With the Super Bowl now behind us, sports fans are turning their attention to the next great spectacle in sports: March Madness. And over the past year, no topic aside tournament expansion has been debated more among college basketball fans than replacing Jim Nantz on the Final Four broadcast with cult hero Gus Johnson. I hate to be the bearer of bad news, but it’ll never happen. Here’s why. – Jim Weber
There was a time when Gus Johnson was seen as a nuisance to announcing, a Stuart Scott clone that used his microphone to broadcast himself instead of the games he was covering.
But at some point over the last decade, the public perception of Johnson changed as he put together a highlight reel of calls that has defined some of the greatest sporting events in recent history – especially NCAA Tournament games. In an era where sports announcers are always searching for the next great sound byte and one-liner, Johnson never fails to provide a call that fits the moment perfectly and seems completely off-the-cuff. People are often left wondering how Johnson always ends up being a part of the most exciting moments in sports, when in fact Johnson is part of what makes moments like these so memorable with his exhilarating calls.
With the rise of YouTube and the blogosphere, a cult following has been established that worships Johnson and paid homage to him with a hilarious soundboard, endless YouTube compilations of his greatest calls and Facebook groups for him.
Over the last year, Johnson’s followers have turned into an angry mob that wants to see him replace Jim Nantz as the play-by-play announcer of the Final Four. And they’ve only been empowered by the fact that unpopular curmudgeon Billy Packer was axed as the color man of the broadcasts in 2008, giving fans a sense that their voices were being heard.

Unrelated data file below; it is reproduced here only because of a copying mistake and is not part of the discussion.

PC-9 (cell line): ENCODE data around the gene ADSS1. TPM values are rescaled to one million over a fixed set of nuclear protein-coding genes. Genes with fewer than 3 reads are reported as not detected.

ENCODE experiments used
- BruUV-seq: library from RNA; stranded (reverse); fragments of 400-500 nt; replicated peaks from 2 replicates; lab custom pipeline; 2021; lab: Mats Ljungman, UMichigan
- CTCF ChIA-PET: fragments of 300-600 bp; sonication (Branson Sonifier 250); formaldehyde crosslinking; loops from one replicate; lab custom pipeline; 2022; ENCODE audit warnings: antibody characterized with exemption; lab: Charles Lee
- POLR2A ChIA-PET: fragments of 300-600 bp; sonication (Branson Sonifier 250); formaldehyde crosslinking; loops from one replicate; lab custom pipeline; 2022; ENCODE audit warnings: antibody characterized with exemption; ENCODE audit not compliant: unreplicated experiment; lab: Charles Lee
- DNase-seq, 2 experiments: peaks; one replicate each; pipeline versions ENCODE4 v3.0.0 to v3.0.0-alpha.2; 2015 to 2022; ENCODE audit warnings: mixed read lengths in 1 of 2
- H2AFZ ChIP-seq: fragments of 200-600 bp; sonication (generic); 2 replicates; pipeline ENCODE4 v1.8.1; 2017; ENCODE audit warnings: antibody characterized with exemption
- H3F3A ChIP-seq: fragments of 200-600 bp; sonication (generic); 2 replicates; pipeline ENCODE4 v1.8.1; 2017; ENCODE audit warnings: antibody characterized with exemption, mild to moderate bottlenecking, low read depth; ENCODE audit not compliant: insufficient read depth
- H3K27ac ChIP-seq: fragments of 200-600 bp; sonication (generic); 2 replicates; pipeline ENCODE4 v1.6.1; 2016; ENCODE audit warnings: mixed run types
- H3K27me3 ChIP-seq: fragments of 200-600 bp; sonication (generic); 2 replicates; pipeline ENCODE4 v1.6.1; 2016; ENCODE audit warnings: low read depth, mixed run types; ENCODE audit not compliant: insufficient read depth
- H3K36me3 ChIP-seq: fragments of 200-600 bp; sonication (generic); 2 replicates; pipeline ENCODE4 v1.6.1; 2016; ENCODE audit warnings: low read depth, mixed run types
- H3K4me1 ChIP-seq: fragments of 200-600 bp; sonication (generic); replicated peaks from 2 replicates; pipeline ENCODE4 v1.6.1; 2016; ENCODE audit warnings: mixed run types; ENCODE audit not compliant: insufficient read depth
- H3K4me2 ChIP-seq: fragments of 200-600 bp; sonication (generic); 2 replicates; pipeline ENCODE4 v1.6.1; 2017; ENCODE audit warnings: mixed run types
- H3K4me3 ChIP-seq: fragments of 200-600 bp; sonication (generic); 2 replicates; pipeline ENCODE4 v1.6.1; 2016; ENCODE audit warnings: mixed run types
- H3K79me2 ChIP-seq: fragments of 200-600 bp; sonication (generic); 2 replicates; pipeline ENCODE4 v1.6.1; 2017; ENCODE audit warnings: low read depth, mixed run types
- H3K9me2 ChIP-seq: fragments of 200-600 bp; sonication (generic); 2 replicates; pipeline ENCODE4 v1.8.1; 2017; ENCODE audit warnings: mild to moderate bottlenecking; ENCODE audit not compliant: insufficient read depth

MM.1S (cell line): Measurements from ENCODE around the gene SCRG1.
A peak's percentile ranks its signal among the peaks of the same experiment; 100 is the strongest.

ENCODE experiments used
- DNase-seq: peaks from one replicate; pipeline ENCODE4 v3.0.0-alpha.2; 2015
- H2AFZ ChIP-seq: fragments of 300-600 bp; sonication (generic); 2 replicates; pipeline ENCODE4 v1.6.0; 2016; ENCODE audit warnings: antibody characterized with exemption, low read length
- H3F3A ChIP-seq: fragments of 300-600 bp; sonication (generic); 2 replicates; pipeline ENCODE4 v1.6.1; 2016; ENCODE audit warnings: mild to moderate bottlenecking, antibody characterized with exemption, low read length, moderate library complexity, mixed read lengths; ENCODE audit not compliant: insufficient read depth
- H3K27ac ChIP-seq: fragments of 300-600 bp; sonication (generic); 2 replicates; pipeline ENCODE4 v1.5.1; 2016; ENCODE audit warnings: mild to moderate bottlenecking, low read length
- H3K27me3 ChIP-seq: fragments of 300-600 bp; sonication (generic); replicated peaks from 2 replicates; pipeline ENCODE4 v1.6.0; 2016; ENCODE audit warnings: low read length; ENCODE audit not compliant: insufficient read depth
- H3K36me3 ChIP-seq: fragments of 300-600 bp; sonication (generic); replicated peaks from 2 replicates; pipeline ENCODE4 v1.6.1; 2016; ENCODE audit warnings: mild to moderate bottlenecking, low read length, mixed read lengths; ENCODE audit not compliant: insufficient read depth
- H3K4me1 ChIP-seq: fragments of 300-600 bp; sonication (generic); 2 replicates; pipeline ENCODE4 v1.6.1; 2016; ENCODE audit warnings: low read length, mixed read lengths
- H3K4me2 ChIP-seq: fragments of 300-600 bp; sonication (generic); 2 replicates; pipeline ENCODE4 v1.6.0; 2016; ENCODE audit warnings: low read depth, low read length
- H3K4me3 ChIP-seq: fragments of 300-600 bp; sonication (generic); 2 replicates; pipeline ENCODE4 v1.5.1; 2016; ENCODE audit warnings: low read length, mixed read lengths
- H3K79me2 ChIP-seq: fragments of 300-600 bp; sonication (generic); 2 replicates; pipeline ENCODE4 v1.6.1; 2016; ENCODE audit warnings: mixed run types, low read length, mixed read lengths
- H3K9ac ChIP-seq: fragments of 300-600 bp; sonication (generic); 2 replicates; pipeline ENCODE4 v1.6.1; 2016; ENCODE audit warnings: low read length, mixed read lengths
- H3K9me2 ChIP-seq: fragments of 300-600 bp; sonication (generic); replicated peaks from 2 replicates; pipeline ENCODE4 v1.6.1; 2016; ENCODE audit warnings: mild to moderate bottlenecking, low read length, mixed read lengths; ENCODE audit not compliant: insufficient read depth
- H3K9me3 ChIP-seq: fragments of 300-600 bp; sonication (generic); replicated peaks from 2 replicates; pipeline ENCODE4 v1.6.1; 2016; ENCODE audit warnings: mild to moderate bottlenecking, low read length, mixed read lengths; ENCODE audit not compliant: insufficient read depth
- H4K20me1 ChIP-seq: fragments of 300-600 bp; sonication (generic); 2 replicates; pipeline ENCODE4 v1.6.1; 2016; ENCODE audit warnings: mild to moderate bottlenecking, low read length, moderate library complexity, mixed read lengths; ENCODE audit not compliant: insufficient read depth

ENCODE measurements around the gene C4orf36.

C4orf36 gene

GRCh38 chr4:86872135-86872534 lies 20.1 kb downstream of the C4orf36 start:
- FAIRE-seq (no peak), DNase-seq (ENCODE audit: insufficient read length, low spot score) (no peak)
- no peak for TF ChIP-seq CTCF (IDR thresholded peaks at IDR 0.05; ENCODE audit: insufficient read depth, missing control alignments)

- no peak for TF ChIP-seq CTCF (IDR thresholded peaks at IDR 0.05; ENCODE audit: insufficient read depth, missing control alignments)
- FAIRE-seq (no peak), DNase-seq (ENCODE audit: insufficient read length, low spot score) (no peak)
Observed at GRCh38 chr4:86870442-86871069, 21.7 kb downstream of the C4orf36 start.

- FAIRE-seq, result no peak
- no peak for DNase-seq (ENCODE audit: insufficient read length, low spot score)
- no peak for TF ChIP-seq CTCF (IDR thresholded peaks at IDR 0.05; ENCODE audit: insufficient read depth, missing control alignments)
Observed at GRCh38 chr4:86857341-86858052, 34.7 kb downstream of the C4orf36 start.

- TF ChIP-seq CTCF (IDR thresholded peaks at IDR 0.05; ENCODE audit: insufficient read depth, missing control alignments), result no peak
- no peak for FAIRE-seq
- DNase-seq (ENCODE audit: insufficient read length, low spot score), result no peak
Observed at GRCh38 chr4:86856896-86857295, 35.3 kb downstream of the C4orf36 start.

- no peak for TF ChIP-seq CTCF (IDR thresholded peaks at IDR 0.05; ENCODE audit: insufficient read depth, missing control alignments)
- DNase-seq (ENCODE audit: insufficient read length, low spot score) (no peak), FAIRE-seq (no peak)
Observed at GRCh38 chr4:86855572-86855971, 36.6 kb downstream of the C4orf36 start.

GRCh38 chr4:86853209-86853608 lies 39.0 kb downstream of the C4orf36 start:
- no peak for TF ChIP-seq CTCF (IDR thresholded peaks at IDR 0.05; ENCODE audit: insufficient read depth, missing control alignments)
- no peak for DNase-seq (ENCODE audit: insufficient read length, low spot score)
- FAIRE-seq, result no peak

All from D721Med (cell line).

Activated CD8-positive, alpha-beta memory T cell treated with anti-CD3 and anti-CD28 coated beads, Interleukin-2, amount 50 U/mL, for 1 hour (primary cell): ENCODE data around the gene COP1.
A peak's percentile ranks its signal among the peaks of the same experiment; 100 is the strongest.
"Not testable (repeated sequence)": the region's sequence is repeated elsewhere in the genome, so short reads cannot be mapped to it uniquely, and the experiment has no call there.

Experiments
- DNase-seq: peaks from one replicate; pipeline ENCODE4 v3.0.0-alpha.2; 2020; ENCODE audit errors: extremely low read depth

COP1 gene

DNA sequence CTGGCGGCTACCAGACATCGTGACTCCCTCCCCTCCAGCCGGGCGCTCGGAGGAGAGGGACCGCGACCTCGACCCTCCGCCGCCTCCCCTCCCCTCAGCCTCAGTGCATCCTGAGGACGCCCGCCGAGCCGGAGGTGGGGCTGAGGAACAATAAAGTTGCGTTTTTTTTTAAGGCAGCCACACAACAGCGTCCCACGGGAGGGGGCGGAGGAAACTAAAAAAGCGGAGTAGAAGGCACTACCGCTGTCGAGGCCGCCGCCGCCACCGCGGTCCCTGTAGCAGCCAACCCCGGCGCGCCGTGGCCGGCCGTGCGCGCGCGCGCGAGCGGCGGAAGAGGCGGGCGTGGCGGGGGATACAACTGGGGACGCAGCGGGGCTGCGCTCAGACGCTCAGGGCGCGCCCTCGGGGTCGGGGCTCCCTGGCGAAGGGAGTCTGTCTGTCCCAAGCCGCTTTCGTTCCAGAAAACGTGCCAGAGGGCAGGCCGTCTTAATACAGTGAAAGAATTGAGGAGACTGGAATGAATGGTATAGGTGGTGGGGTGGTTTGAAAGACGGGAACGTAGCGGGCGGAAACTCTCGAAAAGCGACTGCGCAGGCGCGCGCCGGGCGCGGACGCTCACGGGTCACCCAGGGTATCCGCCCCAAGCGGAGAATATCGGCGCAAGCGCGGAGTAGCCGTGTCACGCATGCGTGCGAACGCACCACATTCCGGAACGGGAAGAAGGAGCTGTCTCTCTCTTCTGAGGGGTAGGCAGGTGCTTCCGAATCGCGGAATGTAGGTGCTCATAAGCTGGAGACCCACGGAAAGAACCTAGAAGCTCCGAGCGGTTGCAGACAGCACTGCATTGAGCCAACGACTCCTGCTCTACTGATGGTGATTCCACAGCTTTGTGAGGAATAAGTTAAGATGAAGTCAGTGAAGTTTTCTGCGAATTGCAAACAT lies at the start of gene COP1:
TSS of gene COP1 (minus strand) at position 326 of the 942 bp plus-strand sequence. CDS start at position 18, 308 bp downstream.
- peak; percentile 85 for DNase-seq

They now turned all their attention – and criticism – to Nantz.
Johnson’s fans bemoan the fact that Nantz never displays excitement during his March Madness broadcasts, that he’s better suited to be calling golf than hoops and that his hokey style doesn’t connect with young viewers that tune in for the tournament.
I can’t disagree with any of those.
In particular, when watching the last 30 seconds of last year’s epic national title game, you never would have known a national championship was on the line when listening to Nantz’s call of the action. And yes, the man was born to broadcast golf, particularly the weekend after the Final Four in Augusta, GA. In fact, I often wonder if that’s Nantz playing The Masters piano music in the background of telecasts. And lastly, his trademarked intro of “Hello, friends” and victory calls like “Duke is the king of the dance 2010” come off as contrived and hollow.
And I’ll be the first to admit that nothing gets me pumped up for March Madness like listening to Johnson’s soundboard or YouTube clips which always give me goose bumps (Johnson’s 2006 UCLA-Gonzaga “Heartbreak City” call is my favorite).
That being said, as someone that worked at CBS College Sports for two years, you should know that Johnson will never replace Nantz at the Final Four.
Let me count the reasons why.